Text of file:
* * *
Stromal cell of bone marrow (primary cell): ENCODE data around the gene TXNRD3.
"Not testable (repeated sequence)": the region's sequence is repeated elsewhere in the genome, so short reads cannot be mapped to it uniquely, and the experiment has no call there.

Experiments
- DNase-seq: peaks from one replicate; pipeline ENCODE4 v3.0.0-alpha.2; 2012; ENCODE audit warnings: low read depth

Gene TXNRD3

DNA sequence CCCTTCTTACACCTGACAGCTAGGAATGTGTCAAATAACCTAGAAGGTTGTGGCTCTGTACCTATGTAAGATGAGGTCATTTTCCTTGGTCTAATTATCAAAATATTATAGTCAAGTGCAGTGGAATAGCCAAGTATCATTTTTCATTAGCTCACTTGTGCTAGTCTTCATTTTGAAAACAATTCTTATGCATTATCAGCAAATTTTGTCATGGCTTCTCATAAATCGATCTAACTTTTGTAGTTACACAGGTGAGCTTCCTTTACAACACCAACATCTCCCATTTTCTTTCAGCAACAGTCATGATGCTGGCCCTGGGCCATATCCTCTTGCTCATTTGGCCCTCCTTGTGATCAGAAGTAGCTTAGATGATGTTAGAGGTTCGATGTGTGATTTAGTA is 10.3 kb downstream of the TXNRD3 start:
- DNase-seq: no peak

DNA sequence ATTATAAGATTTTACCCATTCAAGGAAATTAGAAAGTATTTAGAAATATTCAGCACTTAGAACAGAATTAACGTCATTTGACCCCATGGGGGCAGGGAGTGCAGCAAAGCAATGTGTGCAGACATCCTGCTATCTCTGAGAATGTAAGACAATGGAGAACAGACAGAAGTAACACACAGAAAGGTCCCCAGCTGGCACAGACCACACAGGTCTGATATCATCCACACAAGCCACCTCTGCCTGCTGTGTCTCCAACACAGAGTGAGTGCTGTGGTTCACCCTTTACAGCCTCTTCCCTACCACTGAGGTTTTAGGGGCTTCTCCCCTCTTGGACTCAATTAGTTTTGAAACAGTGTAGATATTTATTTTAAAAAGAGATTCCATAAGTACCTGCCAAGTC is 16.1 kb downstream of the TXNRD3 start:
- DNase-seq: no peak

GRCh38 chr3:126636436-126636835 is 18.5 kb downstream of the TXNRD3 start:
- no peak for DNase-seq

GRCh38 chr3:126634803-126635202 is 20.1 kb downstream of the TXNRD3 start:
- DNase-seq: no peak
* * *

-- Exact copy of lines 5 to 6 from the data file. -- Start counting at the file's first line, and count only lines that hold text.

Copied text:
Gene TXNRD3

DNA sequence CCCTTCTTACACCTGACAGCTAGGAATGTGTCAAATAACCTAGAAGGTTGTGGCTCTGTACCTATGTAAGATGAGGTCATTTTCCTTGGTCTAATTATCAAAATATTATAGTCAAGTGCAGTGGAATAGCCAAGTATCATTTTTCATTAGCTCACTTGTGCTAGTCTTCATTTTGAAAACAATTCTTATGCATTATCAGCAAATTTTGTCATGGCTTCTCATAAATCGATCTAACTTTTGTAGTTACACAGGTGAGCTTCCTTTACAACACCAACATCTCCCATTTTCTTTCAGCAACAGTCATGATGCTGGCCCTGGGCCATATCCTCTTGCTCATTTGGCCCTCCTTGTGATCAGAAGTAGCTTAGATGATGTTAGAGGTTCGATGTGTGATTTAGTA is 10.3 kb downstream of the TXNRD3 start: